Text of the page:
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April 18, 2019

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A guide to hunting in Nevada

Gun Show

Associated Press

Will Michaels of Homer, La., examines a Bushmaster M4 A3 Carbine 300 AAC Blackout rifle at the Bushmaster exhibit during the Shooting Hunting Outdoor Tradeshow on Jan. 15, 2013, in Las Vegas.

At a glance, the desert just beyond the shadow of the Las Vegas Strip is a parched expanse of lifelessness. But Colby Egge sees something entirely different. To him it’s the edge of a rich wilderness that is home to big game, fur-bearers and a spectrum of other animals, from chuckwalla lizards to red-tailed hawks.

Egge runs Silver State Guides & Outfitters, a longtime provider of hunting excursions and wildlife watching in Nevada. He’s been going on expeditions since he was about 7 years old, first accompanying his family and eventually hunting big game himself. “My whole family hunts,” he said.

As Egge knows, elk and deer can be tracked as close to Las Vegas as the Spring Mountains, where Mount Charleston offers some of the best bighorn sheep hunting in the state. Farther away, there are prime hunting grounds for bears, goats and antelope. Nevada has a particular advantage — lots of public land, making it possible for sports enthusiasts to embark on hunts that couldn’t happen elsewhere. Egge said you could pack your gear on your back and hunt for a solid week without ever having to double back.

“You can really get away from the road,” he said. “It seems like no one has really been there.”

Just because the landscape is wide open, that doesn’t mean there are no rules. And Nevada’s are designed to prevent over-hunting and protect the balance of nature, especially in unforgiving desert pockets where it’s hidden in plain sight.

What can I hunt in Nevada?

Can I hunt sage grouse?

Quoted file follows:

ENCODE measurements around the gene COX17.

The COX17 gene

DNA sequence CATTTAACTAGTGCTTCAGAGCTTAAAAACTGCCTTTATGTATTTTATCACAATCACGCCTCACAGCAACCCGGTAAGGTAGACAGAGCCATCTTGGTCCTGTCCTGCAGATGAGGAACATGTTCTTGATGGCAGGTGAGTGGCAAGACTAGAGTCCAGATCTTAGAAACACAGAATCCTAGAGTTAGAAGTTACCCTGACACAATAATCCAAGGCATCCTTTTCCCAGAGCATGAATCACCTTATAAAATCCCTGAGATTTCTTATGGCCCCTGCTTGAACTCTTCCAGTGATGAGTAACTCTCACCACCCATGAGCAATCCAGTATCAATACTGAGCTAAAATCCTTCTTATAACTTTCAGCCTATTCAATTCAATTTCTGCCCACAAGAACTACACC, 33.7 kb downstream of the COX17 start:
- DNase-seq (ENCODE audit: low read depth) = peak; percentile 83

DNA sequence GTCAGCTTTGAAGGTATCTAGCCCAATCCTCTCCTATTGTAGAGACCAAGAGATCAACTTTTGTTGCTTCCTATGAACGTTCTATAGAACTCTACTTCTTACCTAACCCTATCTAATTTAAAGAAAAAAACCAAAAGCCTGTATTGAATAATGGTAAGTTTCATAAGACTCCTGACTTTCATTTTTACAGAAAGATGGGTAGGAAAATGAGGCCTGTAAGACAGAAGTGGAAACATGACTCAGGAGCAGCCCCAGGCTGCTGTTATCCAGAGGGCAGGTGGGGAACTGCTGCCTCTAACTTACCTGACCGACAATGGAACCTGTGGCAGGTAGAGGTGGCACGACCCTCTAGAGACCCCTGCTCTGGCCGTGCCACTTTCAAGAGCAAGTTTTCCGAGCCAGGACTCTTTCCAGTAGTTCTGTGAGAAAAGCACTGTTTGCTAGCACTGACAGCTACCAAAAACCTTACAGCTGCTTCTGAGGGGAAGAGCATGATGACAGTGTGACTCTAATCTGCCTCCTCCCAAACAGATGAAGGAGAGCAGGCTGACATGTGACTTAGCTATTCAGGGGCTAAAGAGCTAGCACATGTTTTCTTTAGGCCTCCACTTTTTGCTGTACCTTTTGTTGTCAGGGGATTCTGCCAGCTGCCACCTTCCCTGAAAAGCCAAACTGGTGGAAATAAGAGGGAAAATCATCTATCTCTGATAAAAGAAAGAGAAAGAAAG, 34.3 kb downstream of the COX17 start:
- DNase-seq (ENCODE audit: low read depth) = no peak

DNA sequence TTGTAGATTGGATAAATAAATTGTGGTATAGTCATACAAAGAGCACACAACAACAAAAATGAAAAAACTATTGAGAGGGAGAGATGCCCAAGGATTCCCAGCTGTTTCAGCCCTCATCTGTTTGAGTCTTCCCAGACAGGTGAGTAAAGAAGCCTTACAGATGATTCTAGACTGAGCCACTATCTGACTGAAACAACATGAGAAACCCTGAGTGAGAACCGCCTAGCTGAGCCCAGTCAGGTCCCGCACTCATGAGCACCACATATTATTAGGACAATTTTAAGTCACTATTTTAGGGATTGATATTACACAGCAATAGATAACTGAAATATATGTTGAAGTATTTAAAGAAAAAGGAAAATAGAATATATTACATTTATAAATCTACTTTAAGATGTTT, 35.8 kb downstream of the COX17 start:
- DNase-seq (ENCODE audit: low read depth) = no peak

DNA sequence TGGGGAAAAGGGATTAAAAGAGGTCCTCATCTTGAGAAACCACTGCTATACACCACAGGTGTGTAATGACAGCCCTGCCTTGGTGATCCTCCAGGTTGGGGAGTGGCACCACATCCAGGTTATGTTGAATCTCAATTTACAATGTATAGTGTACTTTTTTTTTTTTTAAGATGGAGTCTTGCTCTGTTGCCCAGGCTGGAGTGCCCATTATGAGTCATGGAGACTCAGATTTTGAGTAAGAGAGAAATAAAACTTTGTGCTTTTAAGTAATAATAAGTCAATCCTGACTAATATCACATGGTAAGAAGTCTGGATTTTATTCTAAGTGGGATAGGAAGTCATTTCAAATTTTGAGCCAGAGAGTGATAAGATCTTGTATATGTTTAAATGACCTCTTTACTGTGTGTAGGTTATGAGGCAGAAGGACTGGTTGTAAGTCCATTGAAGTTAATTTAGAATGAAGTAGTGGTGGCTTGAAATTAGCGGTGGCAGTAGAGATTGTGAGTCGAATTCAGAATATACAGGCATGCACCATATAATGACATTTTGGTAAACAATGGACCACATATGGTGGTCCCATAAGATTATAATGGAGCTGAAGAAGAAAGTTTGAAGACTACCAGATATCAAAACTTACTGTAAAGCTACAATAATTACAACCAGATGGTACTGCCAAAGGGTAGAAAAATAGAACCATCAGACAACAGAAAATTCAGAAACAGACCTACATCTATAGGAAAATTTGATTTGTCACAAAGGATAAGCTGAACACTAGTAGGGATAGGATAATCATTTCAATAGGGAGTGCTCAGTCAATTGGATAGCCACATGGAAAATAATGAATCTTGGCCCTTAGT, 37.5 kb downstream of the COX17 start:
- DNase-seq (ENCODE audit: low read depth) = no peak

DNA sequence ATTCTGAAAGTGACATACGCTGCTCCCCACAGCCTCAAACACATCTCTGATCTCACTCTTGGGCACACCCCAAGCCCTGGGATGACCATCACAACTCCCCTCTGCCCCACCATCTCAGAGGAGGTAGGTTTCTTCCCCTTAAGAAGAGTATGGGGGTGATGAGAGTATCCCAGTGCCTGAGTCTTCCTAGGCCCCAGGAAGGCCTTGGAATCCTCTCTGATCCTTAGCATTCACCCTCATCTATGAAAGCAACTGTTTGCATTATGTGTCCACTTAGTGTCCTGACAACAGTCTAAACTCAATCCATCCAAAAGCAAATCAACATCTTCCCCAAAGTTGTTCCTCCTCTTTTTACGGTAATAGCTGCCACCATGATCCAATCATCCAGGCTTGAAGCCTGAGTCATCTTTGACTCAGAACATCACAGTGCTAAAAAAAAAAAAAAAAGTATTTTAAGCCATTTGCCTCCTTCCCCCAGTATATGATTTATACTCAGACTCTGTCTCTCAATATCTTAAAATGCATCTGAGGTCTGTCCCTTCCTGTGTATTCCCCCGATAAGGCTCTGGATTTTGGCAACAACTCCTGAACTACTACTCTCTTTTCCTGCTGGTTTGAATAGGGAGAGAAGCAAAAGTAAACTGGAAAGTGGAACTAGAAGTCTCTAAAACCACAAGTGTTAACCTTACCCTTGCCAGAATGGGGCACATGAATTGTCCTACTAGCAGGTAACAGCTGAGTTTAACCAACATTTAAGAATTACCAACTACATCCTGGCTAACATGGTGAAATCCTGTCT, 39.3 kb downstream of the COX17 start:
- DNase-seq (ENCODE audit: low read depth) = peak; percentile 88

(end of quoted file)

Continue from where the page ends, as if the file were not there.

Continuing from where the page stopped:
Yes. Despite finding itself flirting with Nevada's endangered-species list, the safe grouse can be hunted in some areas where the population will not be negatively affected during a short season.

In the context of hunting, “protected” refers to animals whose welfare is governed by legal restrictions. Unprotected animals can be hunted without a license. However, prospective hunters should consult officials at the county level, as each jurisdiction has its own regulations that might apply, such as when a firearm can be discharged. See below for just some of the many animals that can be hunted in Nevada:

• Protected big game (requires license and tag to hunt): Elk and mule deer, black bears, pronghorn antelope and rocky mountain goats, mountain lions, rocky mountain bighorn sheep and desert bighorn sheep,

• Unprotected (no license necessary): Ground squirrels, raccoons, coyotes, badgers, skunks, black-tailed jackrabbits, European starlings, house sparrows

How is hunting regulated?

With about 35 game wardens, the Nevada Department of Wildlife is forced to rely on the honor system to some extent. The department regulates not only hunting within state lines, but also boating and fishing. Wardens primarily target those who violate the law knowingly and purposefully, such as poachers, rather than hunters who inadvertently run afoul of regulations.

The state also depends on hunters to report violations. Nevada, like many other states, runs a program called Operation Game Thief that allows other hunters to report crimes via phone.

When it comes to certain species of big game — bighorn sheep, Rocky Mountain goats, black bears and mountain lions — hunters are required to bring carcasses to the state agency for documentation of the animal’s age and body condition.

I'm just starting. What are the requirements?

Economic snapshot

According to U.S. Census data, in 2011, there were about 43,000 hunters and 147,000 fishermen participating in Nevada. About $204 million was spent on hunting, and $139 million on fishing.

A single hunter spent about $3,897 on expenses including licenses and equipment in 2011, while a single fisherman spent about $4,202.